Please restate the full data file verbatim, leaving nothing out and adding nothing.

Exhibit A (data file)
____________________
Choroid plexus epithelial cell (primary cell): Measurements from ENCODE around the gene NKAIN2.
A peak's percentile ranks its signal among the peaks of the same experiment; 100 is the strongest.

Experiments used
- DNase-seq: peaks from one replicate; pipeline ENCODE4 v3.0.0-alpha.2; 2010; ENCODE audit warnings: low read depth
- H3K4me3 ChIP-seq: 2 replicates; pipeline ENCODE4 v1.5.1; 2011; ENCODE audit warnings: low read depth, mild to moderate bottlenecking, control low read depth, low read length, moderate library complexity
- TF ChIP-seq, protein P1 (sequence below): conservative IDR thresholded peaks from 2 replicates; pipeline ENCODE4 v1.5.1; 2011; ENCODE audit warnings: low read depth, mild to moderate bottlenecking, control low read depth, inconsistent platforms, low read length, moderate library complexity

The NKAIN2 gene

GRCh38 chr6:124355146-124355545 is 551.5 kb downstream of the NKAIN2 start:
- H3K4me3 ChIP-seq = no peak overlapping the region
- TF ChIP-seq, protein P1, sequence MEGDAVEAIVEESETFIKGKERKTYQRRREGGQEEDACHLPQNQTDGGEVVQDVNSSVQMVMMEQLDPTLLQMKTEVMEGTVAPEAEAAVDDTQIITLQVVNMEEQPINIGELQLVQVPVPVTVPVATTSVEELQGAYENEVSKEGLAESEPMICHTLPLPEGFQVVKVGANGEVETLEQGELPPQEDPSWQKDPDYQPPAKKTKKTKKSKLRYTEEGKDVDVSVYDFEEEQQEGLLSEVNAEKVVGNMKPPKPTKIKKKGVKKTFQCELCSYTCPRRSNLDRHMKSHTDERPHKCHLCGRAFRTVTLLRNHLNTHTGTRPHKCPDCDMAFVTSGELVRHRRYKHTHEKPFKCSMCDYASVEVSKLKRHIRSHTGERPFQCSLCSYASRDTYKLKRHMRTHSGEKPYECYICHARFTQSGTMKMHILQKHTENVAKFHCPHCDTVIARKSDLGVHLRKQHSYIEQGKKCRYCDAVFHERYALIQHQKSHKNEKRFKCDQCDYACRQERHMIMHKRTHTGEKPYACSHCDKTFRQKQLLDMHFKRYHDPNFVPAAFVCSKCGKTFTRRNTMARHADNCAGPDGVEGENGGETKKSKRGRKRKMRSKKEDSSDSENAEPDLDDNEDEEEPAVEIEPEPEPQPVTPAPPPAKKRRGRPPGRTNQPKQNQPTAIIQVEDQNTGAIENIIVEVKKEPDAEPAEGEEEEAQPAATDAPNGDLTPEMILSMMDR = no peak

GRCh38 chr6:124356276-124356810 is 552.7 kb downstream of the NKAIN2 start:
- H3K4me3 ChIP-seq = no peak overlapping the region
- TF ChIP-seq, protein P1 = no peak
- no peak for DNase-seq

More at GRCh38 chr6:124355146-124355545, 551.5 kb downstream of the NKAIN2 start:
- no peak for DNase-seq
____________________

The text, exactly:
Choroid plexus epithelial cell (primary cell): Measurements from ENCODE around the gene NKAIN2.
A peak's percentile ranks its signal among the peaks of the same experiment; 100 is the strongest.

Experiments used
- DNase-seq: peaks from one replicate; pipeline ENCODE4 v3.0.0-alpha.2; 2010; ENCODE audit warnings: low read depth
- H3K4me3 ChIP-seq: 2 replicates; pipeline ENCODE4 v1.5.1; 2011; ENCODE audit warnings: low read depth, mild to moderate bottlenecking, control low read depth, low read length, moderate library complexity
- TF ChIP-seq, protein P1 (sequence below): conservative IDR thresholded peaks from 2 replicates; pipeline ENCODE4 v1.5.1; 2011; ENCODE audit warnings: low read depth, mild to moderate bottlenecking, control low read depth, inconsistent platforms, low read length, moderate library complexity

The NKAIN2 gene

GRCh38 chr6:124355146-124355545 is 551.5 kb downstream of the NKAIN2 start:
- H3K4me3 ChIP-seq = no peak overlapping the region
- TF ChIP-seq, protein P1, sequence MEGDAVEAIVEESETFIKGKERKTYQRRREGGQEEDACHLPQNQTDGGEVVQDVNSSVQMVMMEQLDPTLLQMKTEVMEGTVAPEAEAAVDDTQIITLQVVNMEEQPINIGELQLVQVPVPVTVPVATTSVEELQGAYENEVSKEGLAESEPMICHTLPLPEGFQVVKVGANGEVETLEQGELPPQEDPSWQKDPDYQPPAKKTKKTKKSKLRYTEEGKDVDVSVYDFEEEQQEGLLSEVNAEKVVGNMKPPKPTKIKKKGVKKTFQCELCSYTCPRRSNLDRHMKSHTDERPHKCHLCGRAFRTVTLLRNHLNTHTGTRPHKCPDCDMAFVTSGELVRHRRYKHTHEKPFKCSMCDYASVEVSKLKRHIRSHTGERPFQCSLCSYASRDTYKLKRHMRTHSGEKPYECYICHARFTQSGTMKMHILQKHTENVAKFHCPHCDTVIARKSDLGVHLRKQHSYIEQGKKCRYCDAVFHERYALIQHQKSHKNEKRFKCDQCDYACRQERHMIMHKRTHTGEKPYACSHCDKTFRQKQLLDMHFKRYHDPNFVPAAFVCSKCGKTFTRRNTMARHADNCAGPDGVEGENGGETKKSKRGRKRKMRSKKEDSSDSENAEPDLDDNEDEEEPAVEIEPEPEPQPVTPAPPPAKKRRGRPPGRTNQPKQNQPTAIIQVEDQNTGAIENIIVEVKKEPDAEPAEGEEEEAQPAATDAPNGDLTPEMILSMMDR = no peak

GRCh38 chr6:124356276-124356810 is 552.7 kb downstream of the NKAIN2 start:
- H3K4me3 ChIP-seq = no peak overlapping the region
- TF ChIP-seq, protein P1 = no peak
- no peak for DNase-seq

More at GRCh38 chr6:124355146-124355545, 551.5 kb downstream of the NKAIN2 start:
- no peak for DNase-seq